The Guardian calls us to the Threshold between worlds and meets us there, challenging each of us to our battle of survival battle, as much out of the genetic lineage’s need for survival as through any individualistic visionary drive of our own. In chaos theory, the threshold corresponds to the accumulation point, the point where an orderly progression apparently explodes into overwhelming chaos. It only appears chaotic because we persist in looking at it from our original pin-hole viewpoint. If we look at it from a more universal point of view, (in chaos theory called ”an orbital diagram’) we see that it is not only incredibly orderly, each part contains windows with instructive examples for how the whole is organized and progresses.
Even though the Biblical metaphor of Jacob’s household being in chaos because he cannot keep peace between his wife and his concubines is bound to raise the hackles of every reactionary feminist and a large percentage of men to boot it is appropriate for this particular initiatory journey. The idea of wives and concubines is widespread enough cross-culturally to suggest that men do tend to organize their desires this way. If we are talking about how men figure out how to put their own inner realms into order, then:
• Wives as personifications of order, the conservative desire for predictable structures and property that can contain and sustain life, and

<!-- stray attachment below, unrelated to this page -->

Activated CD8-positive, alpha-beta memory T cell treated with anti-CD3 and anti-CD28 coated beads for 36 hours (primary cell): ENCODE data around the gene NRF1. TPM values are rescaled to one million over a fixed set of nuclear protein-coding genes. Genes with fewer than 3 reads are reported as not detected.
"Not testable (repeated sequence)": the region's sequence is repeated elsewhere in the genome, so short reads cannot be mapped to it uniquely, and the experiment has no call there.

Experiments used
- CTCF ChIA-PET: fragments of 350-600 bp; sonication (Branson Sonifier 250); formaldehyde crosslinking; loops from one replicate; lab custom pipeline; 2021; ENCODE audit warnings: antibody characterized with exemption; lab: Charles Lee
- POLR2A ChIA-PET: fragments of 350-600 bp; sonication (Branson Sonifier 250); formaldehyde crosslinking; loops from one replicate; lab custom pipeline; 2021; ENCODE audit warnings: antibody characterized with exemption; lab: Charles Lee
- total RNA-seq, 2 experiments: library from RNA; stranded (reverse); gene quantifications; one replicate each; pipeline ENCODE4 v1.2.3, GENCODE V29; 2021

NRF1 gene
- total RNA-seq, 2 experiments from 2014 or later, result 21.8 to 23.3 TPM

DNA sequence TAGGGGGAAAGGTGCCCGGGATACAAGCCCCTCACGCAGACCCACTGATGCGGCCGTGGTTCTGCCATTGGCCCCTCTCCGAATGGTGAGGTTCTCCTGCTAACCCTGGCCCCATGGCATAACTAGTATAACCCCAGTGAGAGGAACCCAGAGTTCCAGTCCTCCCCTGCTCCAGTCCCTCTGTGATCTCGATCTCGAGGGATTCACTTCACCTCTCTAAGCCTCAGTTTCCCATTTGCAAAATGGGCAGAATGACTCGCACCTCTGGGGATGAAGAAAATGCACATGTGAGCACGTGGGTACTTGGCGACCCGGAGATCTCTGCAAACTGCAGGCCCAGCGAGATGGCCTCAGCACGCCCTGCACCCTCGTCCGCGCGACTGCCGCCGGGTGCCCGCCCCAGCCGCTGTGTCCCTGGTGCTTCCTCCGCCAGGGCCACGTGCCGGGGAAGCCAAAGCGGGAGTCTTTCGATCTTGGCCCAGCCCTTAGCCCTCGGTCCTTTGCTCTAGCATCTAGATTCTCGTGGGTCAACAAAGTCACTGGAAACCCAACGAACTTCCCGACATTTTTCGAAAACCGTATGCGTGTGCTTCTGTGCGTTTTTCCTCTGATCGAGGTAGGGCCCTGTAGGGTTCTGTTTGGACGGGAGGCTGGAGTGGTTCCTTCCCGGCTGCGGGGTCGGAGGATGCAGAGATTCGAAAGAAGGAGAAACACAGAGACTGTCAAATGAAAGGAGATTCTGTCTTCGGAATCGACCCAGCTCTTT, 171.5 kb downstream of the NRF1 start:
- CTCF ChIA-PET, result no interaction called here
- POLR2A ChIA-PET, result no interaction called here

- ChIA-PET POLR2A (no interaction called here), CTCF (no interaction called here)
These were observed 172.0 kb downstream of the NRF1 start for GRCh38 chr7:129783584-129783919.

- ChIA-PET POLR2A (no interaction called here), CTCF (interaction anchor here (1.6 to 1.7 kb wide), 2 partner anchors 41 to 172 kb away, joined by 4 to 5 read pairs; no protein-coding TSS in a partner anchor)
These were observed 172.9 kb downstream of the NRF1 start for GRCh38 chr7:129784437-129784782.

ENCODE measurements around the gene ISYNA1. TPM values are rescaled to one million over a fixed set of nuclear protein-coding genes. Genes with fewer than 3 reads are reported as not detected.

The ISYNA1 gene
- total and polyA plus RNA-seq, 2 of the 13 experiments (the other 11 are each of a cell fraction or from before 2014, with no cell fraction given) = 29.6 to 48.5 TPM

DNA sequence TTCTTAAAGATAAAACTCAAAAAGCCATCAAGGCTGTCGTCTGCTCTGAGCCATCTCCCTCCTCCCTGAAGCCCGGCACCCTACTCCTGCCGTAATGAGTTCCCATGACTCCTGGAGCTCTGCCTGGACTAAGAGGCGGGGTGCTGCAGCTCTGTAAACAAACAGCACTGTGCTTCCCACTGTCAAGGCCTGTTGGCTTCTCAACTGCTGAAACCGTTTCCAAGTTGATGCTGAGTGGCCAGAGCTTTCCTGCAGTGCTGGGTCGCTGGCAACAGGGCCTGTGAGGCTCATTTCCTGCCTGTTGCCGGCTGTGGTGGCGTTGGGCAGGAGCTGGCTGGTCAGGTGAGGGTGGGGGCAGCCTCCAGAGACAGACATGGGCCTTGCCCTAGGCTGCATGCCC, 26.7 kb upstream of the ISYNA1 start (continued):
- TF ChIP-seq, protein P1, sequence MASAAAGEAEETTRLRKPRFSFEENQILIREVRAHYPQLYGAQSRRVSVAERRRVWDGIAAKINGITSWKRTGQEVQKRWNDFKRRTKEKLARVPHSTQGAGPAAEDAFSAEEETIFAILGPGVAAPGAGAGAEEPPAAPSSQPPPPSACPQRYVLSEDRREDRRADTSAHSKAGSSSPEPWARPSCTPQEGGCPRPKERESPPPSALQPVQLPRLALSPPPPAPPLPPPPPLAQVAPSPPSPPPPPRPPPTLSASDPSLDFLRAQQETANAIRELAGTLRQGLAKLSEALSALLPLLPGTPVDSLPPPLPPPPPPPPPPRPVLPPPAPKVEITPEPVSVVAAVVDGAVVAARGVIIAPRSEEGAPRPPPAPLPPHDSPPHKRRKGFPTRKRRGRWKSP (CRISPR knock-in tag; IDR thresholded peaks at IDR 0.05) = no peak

• Concubines as personifications of chaos, the liberal desire to inspire new life, new ideas, and generally open the doors to new possibilities
make sense. Wild impulsive ecstatic romantic visionary sex is great, but the babies that result need to be kept warm, dry, safe, educated, entertained, and fed if they are to survive. Men who cannot weave their opposing urges into a life sustaining order remain irresponsible boys incapable of actually fathering any children they may happen to donate sperm for, or they risk becoming rigid and impotent tyrants equally incapable of inspiring anything new and life-giving.
Imagination is the source of life
And life is the source of health.
It is from active use of the imagination
That we derive our enjoyment of life
And if this is missing
we are not fully alive or healthy.
Jacob manages to put his affairs in order when he wrestles a blessing out of the Guardian at the Ford of Jabbok. This guardian is both divine and human, both Elohim and anashim. The crossing it guards is exactly this boundary between dreams and manifestation. Where Greek myths and Biblical tales coincide is also at this epic battle of the Ford. The Pleiadian Sister Taygete is the Golden Hind, the last of Hercules’ penances for murdering his wife and children. He caused their deaths while in a drunken fugue state where he did not recognize them nor did he even remember killing them when he came too.
Hercules chases Taygete for over a year and is only able capture her when he is willing to step out of his known realms and meet up with her while she is crossing the river Ladon. Like Jacob’s ford, this river marks the border of the mystical magical Hyperborean realms that lie in the West beyond the setting sun. His tasks are complete when he is capable of being cognizant in both realms, he is only able to bind and care the Golden Hind for her, instead of killing her when he can knowingly stand in the border between worlds. If we are honest, most of us are tempted to belittle the hero, to look down on his violent destruction of all he loves and created, but once we are willing to look within, we realize that we are all guilty of destroying the creations of our imagination every time we refuse to acknowledge and care for our dreams.